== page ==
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iPhone shipments may actually slip from about 232 million in 2015 to 227 million this year, marking the first such decline in Apple history, according to a research forecast published on Wednesday.
This contrasts with a predicted smartphone industry growth of 3.1 percent to over 1.48 billion, IDC said. The world's leading smartphone platform — Android — is expected to advance 6.2 percent to 1.24 billion, though unlike Apple's iOS, Android is represented by numerous separate smartphone vendors including Samsung, HTC, Motorola, Xiaomi, and Huawei.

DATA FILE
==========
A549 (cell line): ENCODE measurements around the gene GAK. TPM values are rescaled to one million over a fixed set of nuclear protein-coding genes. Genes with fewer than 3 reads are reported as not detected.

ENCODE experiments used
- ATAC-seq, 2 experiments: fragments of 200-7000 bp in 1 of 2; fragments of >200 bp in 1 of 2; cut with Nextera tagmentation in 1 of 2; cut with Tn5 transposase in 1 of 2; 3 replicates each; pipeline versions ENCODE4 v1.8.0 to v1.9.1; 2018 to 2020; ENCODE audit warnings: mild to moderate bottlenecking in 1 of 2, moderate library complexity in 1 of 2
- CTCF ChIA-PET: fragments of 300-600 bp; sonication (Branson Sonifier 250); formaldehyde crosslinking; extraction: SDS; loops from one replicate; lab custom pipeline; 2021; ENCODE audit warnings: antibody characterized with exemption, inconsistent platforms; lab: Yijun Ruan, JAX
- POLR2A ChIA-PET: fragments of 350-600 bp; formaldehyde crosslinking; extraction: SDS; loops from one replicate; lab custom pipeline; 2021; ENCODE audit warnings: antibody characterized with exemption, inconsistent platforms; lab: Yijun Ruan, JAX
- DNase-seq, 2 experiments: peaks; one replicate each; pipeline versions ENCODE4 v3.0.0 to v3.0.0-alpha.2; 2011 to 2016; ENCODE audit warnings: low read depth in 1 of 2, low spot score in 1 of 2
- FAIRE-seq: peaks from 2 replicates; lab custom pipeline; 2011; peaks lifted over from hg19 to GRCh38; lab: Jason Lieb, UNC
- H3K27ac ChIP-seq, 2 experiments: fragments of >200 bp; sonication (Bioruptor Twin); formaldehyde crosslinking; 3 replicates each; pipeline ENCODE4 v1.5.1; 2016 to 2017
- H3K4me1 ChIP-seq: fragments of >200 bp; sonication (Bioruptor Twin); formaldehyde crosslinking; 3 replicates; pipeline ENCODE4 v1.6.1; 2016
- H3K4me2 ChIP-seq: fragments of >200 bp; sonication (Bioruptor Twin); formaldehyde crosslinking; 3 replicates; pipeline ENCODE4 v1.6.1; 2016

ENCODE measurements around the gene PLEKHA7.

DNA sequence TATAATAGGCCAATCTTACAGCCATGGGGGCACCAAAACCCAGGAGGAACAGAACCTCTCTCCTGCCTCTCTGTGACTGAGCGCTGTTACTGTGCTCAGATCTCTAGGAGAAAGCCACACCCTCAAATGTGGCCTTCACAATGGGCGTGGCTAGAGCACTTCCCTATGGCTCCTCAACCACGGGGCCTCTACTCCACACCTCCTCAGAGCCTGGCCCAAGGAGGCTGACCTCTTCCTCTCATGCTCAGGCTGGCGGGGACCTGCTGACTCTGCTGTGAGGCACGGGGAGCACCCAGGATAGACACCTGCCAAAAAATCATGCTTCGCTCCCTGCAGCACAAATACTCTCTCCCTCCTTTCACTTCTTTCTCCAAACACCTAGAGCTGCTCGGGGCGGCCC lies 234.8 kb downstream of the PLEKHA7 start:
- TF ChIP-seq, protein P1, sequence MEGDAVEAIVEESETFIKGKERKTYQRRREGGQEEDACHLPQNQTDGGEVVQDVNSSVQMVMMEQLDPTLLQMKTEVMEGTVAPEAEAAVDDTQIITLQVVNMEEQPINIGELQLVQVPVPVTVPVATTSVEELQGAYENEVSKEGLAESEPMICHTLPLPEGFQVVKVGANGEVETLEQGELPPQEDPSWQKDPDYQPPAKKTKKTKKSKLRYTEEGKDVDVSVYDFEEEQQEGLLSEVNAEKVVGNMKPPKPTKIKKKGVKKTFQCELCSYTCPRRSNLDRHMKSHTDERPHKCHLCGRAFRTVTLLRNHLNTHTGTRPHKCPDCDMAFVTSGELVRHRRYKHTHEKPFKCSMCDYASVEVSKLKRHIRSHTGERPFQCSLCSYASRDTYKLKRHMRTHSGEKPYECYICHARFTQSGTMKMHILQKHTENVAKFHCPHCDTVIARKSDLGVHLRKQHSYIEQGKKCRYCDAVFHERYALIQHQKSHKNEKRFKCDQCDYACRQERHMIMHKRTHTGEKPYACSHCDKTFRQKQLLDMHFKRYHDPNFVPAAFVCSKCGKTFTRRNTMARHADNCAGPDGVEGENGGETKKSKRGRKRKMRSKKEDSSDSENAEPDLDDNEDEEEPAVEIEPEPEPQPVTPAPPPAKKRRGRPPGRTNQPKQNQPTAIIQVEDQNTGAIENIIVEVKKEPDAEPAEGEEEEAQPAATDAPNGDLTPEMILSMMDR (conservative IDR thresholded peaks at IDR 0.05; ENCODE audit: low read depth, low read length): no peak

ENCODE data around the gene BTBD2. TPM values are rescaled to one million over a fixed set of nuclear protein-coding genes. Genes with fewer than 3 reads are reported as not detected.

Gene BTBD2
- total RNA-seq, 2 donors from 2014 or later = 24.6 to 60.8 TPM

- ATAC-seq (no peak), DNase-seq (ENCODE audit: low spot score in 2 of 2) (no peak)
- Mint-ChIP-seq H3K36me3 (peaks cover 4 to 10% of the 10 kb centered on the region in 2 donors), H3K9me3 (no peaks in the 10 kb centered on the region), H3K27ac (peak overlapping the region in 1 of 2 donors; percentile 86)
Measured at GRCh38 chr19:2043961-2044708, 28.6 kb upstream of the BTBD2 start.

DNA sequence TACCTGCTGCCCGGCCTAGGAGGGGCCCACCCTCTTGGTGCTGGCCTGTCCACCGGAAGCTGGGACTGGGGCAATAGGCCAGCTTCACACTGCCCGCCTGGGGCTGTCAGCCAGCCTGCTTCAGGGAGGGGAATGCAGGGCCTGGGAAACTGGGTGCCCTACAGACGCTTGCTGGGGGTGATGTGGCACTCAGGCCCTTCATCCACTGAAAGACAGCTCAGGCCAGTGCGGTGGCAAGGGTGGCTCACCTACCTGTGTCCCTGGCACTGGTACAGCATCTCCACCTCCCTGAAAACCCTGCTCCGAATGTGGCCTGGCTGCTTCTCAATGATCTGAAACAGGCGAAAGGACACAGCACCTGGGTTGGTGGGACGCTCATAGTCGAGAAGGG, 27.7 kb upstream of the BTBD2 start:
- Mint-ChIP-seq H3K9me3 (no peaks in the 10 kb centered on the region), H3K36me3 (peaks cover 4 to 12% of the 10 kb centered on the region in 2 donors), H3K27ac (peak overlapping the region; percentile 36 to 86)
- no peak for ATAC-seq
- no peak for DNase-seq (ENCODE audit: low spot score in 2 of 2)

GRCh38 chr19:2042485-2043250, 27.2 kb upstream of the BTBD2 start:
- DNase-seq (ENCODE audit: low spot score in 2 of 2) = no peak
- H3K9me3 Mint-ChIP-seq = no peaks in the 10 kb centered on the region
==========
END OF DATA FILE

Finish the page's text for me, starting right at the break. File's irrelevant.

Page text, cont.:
Apple is experiencing a "pivotal moment," IDC commented, arguing that the company should be able to resume growth in 2017, helped by things like the cheaper iPhone SE, and a trade-in program that encourages people to spend on upgrades they might otherwise hold off on. The company is also said to be making "inroads in China with development in tier 1 cities," and delving deeper into burgeoning markets like India and the Middle East.
iPhone shipments are in fact anticipated to grow to over 267 million by 2020. Along the way these may skew more heavily towards larger Plus models, moving from a 26 percent share this year to 32 percent, according to IDC.
Although there are still some three quarters left in 2016, making IDC's estimates tenuous, Apple reported its first year-over-year decline for the iPhone in the March quarter. Some analysts have been pessimistic about the company's ability to resume growth until the release of new iPhones in the fall.